Latest News from NPR

on:

NCPR is supported by:

 
Hourly Newscast
4 min., 45 sec.

Programs

Latest program rundown

Coming up:

Latest Features:
AP
August 28, 2014 | NPR · James Tomsheck was pushed out of his job as internal affairs chief for Customs and Border Protection in June. He warns the agency has become a paramilitary organization with little accountability.
 
August 28, 2014 | NPR · U.S. and Russian experts recently met on neutral territory, on an island in Finland, to try to work through issues that have been building up ever since Vladimir Putin returned to the Kremlin.
 
NPR
August 28, 2014 | NPR · Foster Farms has been accused of poisoning its customers with salmonella bacteria. But in recent months, the company has become a leader in the poultry industry's fight against the foodborne pathogen.
 

Latest program rundown

Coming up:

Latest Features:
Tommy Trenchard for NPR
August 28, 2014 | NPR · The pay is generous — $1,000 a month. The risks are enormous. They collect the body of an Ebola victim, avoiding any contact that could infect them. They wear safety garb. And they pray.
 
August 28, 2014 | NPR · The Syrian civil war has flared up in the south of the country, near the Israeli border. A group of Islamist fighters have now captured a border crossing between Syria and Israel on the Golan Heights.
 
Getty Images
August 28, 2014 | NPR · The protests following Michael Brown's death have rekindled long-standing complaints about racist policing in the St. Louis area. Cops there are now becoming more outspoken in their own defense.
 

Latest Saturday rundown




WE Saturday Feature

August 23, 2014 | NPR · Nearly 1,500 people have died in the Ebola outbreak, and more nations in the region are closing their borders. NPR's Scott Simon speaks to Africa correspondent Ofeibea Quist-Arcton about the epidemic.
 

Latest Sunday rundown


WE Sunday Feature

August 24, 2014 | NPR · In the wake of violent clashes between protesters and police in Ferguson, Mo., President Obama is ordering a review of the federal programs that help local police departments purchase military gear.
 

Latest program rundown

Coming up:

All Things Considered for October 7, 2012

Oct 7, 2012 — When evaluating our presidential candidates, it's a common cliché that the most likable candidate always wins. A "likeability" metric might not matter as much as you think. Voters, says one political scientist, actually decide on the basis of who they think is going to do the best job.
Launch in player | Comments |
Oct 7, 2012 — Venezuelans go to the polls to decide their next president. Hugo Chavez is facing his stiffest competition in 14 years of rule. NPR's Juan Forero has the latest on the election.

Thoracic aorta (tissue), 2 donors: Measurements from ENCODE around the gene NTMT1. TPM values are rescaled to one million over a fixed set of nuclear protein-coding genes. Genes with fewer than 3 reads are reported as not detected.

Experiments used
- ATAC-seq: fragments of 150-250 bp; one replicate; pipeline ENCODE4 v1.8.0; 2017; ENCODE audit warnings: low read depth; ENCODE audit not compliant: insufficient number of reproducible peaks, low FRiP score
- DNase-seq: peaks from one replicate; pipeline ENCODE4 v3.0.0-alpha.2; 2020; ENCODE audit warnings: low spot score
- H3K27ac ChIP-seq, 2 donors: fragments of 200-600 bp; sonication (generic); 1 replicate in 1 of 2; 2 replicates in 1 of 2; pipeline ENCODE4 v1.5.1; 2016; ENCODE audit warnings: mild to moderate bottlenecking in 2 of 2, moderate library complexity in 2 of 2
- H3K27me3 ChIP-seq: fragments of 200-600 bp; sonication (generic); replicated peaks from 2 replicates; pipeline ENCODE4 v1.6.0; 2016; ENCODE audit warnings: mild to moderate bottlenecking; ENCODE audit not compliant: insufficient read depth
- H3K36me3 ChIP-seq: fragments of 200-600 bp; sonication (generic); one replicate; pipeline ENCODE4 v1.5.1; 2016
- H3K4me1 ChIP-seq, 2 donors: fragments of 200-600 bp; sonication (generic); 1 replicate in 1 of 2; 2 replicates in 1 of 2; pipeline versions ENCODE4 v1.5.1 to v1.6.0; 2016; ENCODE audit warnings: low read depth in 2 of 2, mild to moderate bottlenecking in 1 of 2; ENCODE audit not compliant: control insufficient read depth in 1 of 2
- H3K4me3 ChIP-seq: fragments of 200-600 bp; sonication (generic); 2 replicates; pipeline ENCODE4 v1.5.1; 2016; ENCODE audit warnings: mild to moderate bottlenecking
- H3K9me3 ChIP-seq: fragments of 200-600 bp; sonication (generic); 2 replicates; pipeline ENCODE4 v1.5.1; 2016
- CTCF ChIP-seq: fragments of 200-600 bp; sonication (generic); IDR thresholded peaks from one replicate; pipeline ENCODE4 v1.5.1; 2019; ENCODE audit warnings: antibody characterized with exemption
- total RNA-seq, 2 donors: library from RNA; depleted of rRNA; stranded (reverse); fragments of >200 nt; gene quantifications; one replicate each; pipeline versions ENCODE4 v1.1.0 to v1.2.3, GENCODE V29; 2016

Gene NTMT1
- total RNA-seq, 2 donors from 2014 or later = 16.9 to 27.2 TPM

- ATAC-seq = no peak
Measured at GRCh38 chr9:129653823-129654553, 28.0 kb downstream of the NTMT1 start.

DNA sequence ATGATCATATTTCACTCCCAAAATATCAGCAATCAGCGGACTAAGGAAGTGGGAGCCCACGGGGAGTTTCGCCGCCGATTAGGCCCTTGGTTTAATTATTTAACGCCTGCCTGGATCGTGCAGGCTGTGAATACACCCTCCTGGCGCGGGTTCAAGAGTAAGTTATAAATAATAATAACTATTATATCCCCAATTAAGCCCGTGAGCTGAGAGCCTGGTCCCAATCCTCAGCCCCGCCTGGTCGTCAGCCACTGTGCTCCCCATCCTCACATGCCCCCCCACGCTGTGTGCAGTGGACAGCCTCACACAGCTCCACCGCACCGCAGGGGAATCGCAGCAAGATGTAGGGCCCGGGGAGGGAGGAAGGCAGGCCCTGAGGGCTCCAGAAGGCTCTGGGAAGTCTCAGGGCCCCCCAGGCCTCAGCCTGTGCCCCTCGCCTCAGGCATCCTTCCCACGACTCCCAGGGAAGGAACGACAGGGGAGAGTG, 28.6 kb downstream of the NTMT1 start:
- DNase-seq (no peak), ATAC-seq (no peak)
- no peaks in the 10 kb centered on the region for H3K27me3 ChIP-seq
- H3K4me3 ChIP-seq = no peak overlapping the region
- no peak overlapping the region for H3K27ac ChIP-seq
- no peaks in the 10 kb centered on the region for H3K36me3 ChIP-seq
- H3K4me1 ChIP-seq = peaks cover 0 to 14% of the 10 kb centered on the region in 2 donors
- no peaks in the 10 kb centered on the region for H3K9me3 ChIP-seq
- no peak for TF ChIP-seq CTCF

Launch in player | Comments |
Oct 7, 2012 — In Pakistan, anti-war marchers led by Pakistani cricket star-turned politician Imran Khan, are hoping to enter the tribal territory of South Waziristan Sunday to protest against U.S. drone attacks on Islamist militants there. NPR's Philip Reeves reports.
Launch in player | Comments |
Oct 7, 2012 — Mikhail Sebastian is stateless. Born ethnically Armenian in what was then the U.S.S.R. and today is Azerbaijan, he came to the U.S. and was eventually allowed to stay and work. Now, he is stranded on American Samoa where immigration officials say he "self-deported."
Launch in player | Comments |
Oct 7, 2012 — A new dinosaur species was identified this week called Pegomastax, or "thick-jawed reptile." The dinosaur's defining feature is its fangs, which make it look like a fearsome cross between a porcupine and a chicken.
Launch in player | Comments |
Oct 7, 2012 — Actress Queen Latifah could watch Steel Magnolias a million times. "I was around 19 years old when it came out, and I was sort of into those emotional types of movies," she says.
Launch in player | Comments |
Oct 7, 2012 — Colin Meloy, best known as the Decemberists' front man, is also a novelist. His newest book is the second in a series for young readers, called Wildwood Chronicles. The book catches up with its precocious protagonist, Prue, who leaves the seventh grade to return to the magical world of Wildwood.
Launch in player | Comments |
Oct 7, 2012 — The president laughed and stuck the pea in his nose again. The first time he had done it, he had gotten such a big laugh that he simply had to do it again. After all, it was Christmas Eve! No war, no unemployment. Just a little dinnertime fun for the leader of the free world and his family.
Launch in player | Comments |
Oct 7, 2012 — Born in Tel Aviv, Anat Cohen came to New York two decades ago to study the masters of jazz. In so doing, the clarinetist and saxophonist started a bit of a stampede: Today, Israel is exporting some of the most vital jazz out there.
Launch in player | Comments |
more All Things Considered for October 7, 2012 from NPR